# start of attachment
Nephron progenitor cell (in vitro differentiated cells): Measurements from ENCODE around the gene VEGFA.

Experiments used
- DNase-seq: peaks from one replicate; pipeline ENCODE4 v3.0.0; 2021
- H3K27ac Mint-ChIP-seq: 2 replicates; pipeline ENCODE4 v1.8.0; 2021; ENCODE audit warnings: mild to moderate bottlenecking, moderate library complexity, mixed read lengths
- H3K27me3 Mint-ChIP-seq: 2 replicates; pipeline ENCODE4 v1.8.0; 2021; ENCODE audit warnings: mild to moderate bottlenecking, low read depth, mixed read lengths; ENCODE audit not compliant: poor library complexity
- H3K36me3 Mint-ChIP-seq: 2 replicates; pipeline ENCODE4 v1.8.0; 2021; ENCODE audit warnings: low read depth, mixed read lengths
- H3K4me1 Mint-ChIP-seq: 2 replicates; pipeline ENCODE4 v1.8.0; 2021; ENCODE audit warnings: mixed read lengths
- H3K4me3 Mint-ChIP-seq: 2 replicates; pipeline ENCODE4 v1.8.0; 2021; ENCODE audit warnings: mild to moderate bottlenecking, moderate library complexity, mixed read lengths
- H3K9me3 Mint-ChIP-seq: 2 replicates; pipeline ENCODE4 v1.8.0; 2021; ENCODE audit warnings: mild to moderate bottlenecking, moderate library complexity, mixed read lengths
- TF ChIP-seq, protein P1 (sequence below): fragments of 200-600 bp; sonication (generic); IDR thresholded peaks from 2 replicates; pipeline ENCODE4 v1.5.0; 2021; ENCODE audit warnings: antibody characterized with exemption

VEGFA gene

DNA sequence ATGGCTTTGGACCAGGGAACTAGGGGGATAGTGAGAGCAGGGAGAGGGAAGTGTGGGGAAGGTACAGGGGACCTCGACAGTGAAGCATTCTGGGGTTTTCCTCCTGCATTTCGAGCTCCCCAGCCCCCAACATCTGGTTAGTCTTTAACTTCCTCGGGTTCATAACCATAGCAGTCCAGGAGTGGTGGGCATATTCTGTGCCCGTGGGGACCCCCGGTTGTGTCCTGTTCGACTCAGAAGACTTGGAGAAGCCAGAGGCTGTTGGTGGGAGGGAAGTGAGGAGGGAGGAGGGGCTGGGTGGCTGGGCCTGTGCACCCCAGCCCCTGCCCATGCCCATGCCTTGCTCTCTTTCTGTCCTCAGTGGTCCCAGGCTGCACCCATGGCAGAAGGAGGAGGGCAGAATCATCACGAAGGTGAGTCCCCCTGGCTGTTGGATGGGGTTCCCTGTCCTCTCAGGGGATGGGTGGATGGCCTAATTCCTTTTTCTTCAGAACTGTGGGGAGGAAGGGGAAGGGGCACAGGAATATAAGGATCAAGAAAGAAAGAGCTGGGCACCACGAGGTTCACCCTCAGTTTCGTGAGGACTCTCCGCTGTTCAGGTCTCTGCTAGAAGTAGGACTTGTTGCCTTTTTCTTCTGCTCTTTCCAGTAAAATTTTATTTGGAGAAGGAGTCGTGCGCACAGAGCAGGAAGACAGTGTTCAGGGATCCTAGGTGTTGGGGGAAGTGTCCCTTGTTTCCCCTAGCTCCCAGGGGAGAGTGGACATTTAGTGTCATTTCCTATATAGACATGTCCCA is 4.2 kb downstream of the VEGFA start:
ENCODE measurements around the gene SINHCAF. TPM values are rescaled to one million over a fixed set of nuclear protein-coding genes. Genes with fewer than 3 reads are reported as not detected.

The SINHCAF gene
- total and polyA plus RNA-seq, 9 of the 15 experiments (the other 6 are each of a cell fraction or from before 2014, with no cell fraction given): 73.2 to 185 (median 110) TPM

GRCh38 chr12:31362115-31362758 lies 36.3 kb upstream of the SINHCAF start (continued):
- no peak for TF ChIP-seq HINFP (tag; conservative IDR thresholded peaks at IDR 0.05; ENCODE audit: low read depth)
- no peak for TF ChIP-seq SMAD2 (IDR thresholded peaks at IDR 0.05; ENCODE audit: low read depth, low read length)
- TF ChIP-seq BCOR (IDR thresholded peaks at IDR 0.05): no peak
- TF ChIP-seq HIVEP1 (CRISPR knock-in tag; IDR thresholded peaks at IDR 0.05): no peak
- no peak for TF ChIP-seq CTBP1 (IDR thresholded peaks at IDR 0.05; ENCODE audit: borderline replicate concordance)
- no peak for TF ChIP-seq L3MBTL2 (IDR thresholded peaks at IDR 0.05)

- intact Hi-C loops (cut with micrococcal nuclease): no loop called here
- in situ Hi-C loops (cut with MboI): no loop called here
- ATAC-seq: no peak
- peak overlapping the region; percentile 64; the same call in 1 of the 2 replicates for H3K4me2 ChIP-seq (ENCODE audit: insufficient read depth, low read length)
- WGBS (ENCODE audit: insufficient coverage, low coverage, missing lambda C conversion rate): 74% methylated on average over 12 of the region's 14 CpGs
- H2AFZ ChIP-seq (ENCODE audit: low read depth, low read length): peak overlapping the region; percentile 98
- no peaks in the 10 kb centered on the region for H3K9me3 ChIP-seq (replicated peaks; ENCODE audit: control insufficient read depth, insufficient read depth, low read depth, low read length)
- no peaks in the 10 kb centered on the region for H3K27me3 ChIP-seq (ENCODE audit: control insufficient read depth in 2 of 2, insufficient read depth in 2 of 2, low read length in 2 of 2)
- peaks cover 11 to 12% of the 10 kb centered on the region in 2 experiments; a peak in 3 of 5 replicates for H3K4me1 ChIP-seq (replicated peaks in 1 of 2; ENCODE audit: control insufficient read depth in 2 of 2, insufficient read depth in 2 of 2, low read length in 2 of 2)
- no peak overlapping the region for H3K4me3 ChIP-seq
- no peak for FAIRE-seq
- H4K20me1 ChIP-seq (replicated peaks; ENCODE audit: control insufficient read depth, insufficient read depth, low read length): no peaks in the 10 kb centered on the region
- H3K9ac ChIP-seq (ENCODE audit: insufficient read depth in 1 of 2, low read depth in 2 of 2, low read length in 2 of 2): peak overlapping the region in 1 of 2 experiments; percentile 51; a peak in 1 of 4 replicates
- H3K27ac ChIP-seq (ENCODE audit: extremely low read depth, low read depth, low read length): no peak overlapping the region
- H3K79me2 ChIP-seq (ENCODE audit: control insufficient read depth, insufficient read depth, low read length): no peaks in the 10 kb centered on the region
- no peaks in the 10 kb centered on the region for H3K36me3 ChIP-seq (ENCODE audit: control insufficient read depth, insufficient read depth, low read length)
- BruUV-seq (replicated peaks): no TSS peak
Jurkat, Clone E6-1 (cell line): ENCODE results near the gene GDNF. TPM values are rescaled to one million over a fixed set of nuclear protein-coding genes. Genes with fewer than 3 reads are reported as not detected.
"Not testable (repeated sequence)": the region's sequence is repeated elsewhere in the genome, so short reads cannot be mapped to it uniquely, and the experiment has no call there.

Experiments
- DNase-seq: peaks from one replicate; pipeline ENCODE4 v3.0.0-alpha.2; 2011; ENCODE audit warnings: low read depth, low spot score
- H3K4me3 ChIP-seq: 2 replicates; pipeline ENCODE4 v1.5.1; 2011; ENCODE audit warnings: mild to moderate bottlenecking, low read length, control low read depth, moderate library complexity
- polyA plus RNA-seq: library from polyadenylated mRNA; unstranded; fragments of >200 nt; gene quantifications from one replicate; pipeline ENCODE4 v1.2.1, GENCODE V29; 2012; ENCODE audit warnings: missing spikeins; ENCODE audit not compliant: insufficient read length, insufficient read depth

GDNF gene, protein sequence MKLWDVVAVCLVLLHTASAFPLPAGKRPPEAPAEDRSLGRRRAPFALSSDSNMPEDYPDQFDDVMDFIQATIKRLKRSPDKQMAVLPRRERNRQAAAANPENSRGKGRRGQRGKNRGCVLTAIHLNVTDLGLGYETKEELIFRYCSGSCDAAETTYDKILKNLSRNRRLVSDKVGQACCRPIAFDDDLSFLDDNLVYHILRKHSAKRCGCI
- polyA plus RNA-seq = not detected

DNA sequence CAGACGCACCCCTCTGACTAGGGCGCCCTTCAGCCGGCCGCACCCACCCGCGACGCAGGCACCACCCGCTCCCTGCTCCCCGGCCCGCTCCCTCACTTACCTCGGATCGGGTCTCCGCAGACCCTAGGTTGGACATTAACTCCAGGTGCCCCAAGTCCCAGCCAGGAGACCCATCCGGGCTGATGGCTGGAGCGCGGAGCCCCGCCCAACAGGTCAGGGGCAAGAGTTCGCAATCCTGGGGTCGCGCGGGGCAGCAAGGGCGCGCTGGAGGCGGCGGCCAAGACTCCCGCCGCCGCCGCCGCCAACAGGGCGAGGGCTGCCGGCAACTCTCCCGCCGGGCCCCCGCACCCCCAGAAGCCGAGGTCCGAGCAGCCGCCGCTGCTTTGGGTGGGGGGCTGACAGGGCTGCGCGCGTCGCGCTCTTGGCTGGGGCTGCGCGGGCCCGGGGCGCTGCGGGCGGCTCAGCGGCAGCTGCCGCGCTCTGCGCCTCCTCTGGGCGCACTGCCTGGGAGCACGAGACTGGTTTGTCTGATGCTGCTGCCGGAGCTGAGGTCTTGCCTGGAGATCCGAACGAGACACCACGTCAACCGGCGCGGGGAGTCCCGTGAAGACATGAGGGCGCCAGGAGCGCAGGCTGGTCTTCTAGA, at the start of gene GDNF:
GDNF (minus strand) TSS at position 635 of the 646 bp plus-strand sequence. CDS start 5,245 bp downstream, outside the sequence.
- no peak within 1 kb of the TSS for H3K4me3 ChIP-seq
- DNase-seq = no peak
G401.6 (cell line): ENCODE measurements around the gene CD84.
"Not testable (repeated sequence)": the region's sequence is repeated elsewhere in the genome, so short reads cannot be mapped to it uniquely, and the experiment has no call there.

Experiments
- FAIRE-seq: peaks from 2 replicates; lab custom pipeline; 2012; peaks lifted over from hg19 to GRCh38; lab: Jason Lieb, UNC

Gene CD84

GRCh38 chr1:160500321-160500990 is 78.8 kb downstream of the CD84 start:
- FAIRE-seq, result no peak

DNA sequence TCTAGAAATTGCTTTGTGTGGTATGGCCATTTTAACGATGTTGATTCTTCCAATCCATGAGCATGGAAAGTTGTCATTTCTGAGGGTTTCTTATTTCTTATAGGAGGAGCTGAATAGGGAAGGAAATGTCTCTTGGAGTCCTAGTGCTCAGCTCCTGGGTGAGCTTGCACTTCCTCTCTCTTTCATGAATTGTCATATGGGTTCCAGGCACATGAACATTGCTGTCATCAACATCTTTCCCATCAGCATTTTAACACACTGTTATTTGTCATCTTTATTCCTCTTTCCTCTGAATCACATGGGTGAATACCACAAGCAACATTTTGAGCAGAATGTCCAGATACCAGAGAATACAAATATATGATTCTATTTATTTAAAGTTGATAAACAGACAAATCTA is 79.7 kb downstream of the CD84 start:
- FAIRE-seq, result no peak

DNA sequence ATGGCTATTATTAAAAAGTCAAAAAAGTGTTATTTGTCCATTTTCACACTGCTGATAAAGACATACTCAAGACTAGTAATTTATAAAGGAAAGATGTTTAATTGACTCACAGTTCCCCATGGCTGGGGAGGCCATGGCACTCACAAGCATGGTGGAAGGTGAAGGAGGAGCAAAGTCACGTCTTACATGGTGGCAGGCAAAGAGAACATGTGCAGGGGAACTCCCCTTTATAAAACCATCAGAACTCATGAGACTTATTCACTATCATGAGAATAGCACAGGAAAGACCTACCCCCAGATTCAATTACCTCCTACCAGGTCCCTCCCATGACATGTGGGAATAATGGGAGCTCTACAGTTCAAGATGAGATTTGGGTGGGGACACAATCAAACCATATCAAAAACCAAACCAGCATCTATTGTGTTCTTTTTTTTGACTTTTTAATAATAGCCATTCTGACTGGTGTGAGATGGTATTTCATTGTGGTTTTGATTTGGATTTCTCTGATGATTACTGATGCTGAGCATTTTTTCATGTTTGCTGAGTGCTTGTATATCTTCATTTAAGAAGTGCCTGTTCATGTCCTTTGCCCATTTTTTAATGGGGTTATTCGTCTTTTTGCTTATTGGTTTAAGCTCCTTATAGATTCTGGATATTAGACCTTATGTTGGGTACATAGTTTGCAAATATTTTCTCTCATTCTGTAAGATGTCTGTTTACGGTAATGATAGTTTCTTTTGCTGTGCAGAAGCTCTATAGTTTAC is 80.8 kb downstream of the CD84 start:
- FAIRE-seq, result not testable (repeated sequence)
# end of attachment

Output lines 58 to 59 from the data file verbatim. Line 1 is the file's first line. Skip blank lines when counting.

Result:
- FAIRE-seq, result no peak

DNA sequence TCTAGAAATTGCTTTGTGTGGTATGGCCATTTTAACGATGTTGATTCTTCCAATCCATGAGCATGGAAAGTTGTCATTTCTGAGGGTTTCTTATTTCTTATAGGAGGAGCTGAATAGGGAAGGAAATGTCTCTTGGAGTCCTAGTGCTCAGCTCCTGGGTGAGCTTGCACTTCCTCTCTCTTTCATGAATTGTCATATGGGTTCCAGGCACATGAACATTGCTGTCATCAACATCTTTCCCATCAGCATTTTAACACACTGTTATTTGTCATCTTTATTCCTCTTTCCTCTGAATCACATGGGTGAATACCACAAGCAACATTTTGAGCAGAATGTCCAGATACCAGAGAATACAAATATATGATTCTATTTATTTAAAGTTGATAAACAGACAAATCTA is 79.7 kb downstream of the CD84 start: